Wendy Thomas of Nuaire discusses the importance of filtering the air in existing homes, particularly when the occupants are some of society’s most vulnerable
The Chief Medical Officer’s 2017 report, released in 2018, focused on air pollution as a major threat to public health and called for tougher standards to combat wide ranging health challenges. Clearly prevention is better than cure, so the long-term goal has to be to reduce air pollution, but in the meantime what should and could we be doing to protect those most at risk?
Air pollution: cause for concern?
Air pollution now regularly makes headline news, with 44 UK cities identified by a recent World Health Organisation (WHO) report as having air too toxic to breathe safely. While the focus remains on particulate matter, notably PM₁₀ and PM₂.₅, the presence of large quantities of NOx, the collective name for Oxides of Nitrogen (with NO and NO² having the most effect on the environment and human health) is also a danger. The main culprit for NOx emissions is motor vehicles, in particular diesel engines. The WHO annual mean target for NO² is 40 micrograms per cubic metre but in 2015 only six of the 43 UK air quality assessment zones met the annual mean limit value for NO².
What can be done to protect the most vulnerable?
Children and vulnerable groups, such as the elderly and those with underlying medical conditions, are at a disproportionately high risk of respiratory problems. Certainly, it can have a significant impact on people with asthma causing more frequent and more intense attacks. Reducing levels of particulate matter and NOx are essential in our cities and steps are being taken, but it’s a slow business as it requires major changes such as building schools away from main roads and phasing out diesel cars. But it can be done! German cities now have the right to ban diesel cars from their cities (70 German cities exceeded EU limits for NO² in 2017). What’s more it MUST be done as the population living in UK cities is set to rise to 92.2 per cent by 2030 (from 79 per cent in 1950). In the meantime, we need to take measures to protect those most at risk and not just those who can afford it. It’s a well-quoted figure, but worth restating here: every £1 spent on improving homes saves the NHS £70 over 10 years. Investing in our housing stock, especially our social housing where some of our most deprived live, is essential for our wellbeing.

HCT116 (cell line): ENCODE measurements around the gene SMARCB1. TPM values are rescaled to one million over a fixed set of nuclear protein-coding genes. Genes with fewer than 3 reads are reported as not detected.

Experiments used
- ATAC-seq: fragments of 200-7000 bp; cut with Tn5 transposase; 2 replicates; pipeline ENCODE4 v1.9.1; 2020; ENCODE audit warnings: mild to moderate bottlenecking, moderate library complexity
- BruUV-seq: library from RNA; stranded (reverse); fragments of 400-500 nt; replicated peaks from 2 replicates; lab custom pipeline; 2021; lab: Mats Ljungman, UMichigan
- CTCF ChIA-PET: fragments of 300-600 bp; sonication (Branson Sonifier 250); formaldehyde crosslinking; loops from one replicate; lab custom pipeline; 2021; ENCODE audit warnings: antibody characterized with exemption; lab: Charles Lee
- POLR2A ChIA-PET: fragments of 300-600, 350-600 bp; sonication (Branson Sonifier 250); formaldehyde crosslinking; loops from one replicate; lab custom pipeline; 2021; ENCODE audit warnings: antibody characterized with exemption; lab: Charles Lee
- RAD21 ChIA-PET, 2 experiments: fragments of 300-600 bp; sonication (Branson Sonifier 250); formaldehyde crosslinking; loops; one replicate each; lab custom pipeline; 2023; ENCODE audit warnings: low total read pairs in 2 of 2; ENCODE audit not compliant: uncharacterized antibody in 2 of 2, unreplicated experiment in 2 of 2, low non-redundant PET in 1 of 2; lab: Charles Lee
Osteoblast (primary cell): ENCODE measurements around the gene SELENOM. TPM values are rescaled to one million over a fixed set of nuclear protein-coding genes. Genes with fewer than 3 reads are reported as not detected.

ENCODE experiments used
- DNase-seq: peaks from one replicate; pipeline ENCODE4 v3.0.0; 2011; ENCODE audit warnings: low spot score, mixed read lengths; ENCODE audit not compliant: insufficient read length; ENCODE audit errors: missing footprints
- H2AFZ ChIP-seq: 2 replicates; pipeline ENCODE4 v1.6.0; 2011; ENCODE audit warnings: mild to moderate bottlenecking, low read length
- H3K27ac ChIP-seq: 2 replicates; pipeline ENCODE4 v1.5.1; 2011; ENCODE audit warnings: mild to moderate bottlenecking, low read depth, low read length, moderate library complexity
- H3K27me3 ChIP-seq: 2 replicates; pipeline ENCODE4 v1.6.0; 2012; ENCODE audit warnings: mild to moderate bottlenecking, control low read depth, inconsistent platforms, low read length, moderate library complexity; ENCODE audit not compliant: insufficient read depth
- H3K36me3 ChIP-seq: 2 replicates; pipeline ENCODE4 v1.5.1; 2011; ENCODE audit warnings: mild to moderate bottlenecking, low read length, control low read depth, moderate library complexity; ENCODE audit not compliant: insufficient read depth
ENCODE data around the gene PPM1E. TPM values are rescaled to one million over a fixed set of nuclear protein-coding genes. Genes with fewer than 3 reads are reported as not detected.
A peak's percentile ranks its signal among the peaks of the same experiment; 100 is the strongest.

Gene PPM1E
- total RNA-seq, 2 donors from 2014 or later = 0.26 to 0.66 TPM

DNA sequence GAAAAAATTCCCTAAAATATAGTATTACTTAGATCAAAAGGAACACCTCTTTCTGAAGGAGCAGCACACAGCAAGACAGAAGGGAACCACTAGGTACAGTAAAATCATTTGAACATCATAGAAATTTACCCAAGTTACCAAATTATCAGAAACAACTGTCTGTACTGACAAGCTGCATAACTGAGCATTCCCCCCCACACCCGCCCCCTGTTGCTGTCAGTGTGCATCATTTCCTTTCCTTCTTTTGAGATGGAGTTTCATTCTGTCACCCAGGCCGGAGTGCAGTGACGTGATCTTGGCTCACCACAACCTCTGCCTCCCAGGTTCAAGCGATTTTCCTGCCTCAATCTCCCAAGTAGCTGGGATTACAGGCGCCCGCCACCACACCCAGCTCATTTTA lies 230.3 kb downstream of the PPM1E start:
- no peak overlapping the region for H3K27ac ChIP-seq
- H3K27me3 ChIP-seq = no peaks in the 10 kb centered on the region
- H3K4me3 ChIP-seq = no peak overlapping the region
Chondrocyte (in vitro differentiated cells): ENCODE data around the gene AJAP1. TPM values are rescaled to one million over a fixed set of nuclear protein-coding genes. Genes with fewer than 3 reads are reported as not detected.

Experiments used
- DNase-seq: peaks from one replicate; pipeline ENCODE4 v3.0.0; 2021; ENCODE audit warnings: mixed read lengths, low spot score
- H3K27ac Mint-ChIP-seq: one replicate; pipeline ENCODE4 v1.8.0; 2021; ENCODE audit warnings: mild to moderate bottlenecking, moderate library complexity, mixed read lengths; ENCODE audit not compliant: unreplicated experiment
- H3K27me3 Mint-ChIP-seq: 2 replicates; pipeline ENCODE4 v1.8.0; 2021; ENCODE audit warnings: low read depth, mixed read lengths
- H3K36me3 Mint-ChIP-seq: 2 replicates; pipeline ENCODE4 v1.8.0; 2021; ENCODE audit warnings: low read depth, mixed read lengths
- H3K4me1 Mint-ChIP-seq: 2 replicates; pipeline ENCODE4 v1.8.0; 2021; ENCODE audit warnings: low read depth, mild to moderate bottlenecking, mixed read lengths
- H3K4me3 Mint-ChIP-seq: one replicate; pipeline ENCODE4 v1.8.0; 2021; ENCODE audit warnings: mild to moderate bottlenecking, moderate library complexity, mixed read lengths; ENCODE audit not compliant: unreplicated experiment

Filtering out pollutants
Carbon filtration remains one of the best options we have for removing pollutants from our homes. Pollutant gases like NOx are attracted to the surface of activated carbon, where they are trapped through a process called adsorption. By installing carbon filters within the duct of a mechanical ventilation system, it is possible to control and dramatically reduce the level of pollutants entering a dwelling. Incorporating a carbon filter into a standard MVHR (Mechanical Ventilation with Heat Recovery) supply air valve that is part of a ducted ventilation system is an effective way to do this as long as access to the filter is quick and simple. Nuaire’s IAQ-VALVE, for example, has a simple ‘twist-and-clip’ bayonet fixture which enables quick release for easy maintenance that can be carried out every two years, without the need for tools. Most MVHR systems however, are designed for new build properties, as they require extensive ducting in voids and through ceilings and walls. So, while there is an effective solution for the 170,000 new homes built each year, the remaining 27 million existing homes in the UK have had no alternative carbon filter product for the retrofit market. Retrofit options are few and far between, but that is beginning to change as manufacturers react to demand.
The industry has turned to Positive Input Ventilation (PIV) incorporating a carbon filter.
PIV units, traditionally used as a cost-effective method of eliminating moisture from the home, gently pressurise a dwelling to expel stale and humid air through natural ventilation points; these are very common in older properties as most of you probably know! PIV units can be mounted in the loft area of a house. By adding a powerful carbon filter into a PIV unit, existing properties can benefit not only from reduced concentration but reduced pollution also. In the case of our own Noxmaster system, it removes up to 99.5 per cent of NO² and up to 75 per cent of PM2.5. While most existing properties can benefit from this combined PIV and carbon filtration system, it’s social housing providers that can use it to make the most immediate difference to the most deprived and vulnerable members of our society. Registered Social Landlords (RSLs) are, after all, the leading suppliers of affordable homes and providers of a wide range of vital welfare services to the most vulnerable in our communities. It’s time for action when it comes to air pollution and we have to look at both the long and short-term solutions. Reducing air pollution is the goal but can we really afford to wait that long? In the meantime, some of the most vulnerable members of our society living in high pollution areas are slowly being poisoned in their homes without even knowing it.
Wendy Thomas is residential product manager at Nuaire